# Snapshot based persistence

Let’s talk data.

An average web app would likely have some sort of a frontend, a backend and a database. The frontend would display the form, the backend would receive the form contents, and a database would be a place to persist the form forever (or at least until a catastrophic failure of a particular region of your instance).

Consider a scenario when a user buys a train ticket. We’d have a data model for a user, and a data model for a ticket.

USER
- id
- name
- date of birth
- payment details []
- discount cards []

TICKET
- user_id // aka who bought the ticket
- price
- route {from, to}
- travel_date


A ticket is linked to a user via something called “foreign key” - a unique identifier of a user record. This way we can easily find out all the tickets that belong to a given user.

This is great, but let’s say our business insight would like to know how many users aged under 30 bought tickets for August this year? Not a problem - you might say - everything we need to get this data is already there. Just a few easy steps.

1. Fetch a list of users for August
2. Calculate their age based on the current year and their date of birth
3. Filter by the resulting age, only returning users with the requested age range

But what if we could simplify this dramatically? Enter data snapshots.

TICKET
- user_snapshot
- id
- name
- age
- discount cards []
- price
- route {from, to}
- travel_date


What’s changed? We have “snapshotted” the user’s age onto the ticket record. Age value is constant when it is related to a given date. If you are 30 at the moment of buying a ticket, that fact will never change for this particular life event. So we might as well snapshot this at the moment of saving the new ticket.

Note that we’ve also snapshotted the user’s name and discount cards valid at the moment of purchase. This is also something that can change over time. However for this particular ticket, it will remain constant, and we want to keep track of that. Think of this - if we simply link to a user document with a foreign key, and a user changes their name, we might never be able to recover what legal name was used originally for a purchase of this specific ticket. The same goes for discount cards - they expire and gets updated all the time.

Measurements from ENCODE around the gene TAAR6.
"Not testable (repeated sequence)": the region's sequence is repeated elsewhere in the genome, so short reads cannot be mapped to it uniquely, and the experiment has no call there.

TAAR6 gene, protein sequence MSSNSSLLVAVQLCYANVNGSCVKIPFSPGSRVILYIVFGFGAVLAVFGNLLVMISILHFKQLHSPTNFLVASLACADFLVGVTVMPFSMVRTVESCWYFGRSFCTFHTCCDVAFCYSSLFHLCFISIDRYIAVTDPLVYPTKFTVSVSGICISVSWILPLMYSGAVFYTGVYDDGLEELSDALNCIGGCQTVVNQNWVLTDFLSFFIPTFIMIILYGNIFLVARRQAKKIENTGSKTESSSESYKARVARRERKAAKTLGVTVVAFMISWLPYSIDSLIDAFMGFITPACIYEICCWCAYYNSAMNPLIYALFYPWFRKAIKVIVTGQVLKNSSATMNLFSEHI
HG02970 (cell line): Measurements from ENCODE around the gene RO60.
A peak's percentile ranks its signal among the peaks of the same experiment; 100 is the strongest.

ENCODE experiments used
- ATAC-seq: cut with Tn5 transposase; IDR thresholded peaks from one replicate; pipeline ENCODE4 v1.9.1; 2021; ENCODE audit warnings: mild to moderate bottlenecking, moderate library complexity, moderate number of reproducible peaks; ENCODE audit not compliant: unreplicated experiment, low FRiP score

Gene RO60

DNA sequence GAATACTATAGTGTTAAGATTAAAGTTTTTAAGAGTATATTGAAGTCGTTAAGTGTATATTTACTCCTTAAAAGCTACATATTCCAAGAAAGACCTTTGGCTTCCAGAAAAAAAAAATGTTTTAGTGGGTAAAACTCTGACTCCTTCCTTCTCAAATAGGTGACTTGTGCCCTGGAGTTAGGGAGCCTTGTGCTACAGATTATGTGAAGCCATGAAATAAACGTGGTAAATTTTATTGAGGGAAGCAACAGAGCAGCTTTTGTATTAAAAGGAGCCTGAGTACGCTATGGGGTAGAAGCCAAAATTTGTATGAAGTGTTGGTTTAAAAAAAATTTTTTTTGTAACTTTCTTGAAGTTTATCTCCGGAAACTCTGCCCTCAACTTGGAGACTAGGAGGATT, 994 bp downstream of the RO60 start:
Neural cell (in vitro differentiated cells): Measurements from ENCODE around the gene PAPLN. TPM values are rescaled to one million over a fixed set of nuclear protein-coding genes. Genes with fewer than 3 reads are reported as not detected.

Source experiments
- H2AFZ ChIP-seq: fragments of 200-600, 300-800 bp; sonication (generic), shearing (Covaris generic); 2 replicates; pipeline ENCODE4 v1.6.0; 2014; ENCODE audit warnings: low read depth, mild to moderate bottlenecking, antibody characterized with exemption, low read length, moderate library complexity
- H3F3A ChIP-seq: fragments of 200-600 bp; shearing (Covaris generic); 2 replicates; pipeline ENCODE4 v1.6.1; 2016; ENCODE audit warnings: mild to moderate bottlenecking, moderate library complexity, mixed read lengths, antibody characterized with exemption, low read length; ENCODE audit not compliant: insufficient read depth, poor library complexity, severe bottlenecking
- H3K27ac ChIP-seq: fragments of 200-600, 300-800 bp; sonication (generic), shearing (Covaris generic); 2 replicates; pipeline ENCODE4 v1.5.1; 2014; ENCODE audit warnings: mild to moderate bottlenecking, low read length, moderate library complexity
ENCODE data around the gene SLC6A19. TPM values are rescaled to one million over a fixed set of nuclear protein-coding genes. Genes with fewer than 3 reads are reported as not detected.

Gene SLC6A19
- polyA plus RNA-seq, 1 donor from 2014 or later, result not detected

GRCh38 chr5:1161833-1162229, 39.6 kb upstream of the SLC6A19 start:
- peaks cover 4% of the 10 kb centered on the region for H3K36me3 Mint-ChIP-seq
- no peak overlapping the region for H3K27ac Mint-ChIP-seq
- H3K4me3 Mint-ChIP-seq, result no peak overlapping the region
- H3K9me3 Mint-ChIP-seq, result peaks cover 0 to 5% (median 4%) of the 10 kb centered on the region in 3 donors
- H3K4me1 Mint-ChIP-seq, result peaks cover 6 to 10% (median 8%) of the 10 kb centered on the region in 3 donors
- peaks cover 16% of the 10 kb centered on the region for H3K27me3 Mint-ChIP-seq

## Snapshotting vs single source of truth

In a PLOP (place oriented programming) world data snapshotting idea might be something almost inappropriate. This is effectively data duplication. You consume precious disk storage by being “lazy” during runtime. Calculating user age is straightforward enough, and why would you pollute the database with easily calculable data?

Good thing we live in a world when disk space is cheap.

Don’t get me wrong, there are still plenty of scenarios when you should be concerned about duplicating data left and right. A single source of truth principle still makes total sense. Furthermore, a snapshot is immutable by definition, and when a parent data changes, a snapshot will remain the same. Hence it is important to understand when using snapshots is a good idea, and when you should still use a good old link.

A good scenario for snapshotting might look like this:

• A stored entity has a property of “created_at” (this might be a moot point since chances are you will get this by default from most DB engines today)
• A data we are considering for a snapshot can change in the future and there is no other way of tracking this change
• We want to persist the state of the system in regards to a particular event